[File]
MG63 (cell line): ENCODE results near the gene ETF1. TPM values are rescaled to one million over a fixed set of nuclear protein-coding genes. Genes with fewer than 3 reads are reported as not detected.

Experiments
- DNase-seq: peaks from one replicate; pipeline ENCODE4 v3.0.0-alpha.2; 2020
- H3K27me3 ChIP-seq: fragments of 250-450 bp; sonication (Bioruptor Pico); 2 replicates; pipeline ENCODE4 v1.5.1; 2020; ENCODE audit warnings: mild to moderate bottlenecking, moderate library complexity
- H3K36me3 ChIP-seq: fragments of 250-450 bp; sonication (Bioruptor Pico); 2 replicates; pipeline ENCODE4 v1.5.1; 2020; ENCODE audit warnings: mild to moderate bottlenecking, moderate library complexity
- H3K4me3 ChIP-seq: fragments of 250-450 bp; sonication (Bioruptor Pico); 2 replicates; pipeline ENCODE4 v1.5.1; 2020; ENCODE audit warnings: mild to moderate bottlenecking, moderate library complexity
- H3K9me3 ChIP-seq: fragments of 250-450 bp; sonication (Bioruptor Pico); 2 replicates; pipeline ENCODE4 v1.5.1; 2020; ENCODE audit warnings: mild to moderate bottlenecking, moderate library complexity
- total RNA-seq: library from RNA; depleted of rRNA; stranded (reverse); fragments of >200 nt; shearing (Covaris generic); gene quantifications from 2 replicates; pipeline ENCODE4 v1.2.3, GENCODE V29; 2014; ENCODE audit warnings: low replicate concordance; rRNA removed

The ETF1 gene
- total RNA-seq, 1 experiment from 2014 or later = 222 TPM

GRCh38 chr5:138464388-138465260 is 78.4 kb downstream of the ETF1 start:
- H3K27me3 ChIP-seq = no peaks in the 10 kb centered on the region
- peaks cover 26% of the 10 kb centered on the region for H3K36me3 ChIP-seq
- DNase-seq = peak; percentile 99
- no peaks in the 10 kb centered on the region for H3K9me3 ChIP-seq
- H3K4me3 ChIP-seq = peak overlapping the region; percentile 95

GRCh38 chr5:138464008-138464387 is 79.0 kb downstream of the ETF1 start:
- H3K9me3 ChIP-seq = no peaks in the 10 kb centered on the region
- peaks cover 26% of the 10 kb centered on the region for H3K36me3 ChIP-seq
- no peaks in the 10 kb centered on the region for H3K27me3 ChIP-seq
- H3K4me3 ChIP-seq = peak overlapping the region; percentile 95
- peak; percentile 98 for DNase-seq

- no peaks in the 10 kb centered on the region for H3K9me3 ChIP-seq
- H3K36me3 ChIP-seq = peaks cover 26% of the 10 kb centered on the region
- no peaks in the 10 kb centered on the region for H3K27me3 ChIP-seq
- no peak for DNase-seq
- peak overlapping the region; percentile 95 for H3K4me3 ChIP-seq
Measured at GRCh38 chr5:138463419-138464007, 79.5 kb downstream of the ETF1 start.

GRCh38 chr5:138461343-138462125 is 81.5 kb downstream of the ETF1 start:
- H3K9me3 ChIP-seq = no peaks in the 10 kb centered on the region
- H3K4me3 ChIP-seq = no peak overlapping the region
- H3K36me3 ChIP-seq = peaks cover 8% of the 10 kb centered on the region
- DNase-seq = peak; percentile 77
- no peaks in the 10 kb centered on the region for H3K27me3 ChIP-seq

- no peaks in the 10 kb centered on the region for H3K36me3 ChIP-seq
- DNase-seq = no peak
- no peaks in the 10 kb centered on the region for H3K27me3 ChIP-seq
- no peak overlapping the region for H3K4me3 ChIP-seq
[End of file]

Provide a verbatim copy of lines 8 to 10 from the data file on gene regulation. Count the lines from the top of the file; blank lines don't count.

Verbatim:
- total RNA-seq: library from RNA; depleted of rRNA; stranded (reverse); fragments of >200 nt; shearing (Covaris generic); gene quantifications from 2 replicates; pipeline ENCODE4 v1.2.3, GENCODE V29; 2014; ENCODE audit warnings: low replicate concordance; rRNA removed

The ETF1 gene
- total RNA-seq, 1 experiment from 2014 or later = 222 TPM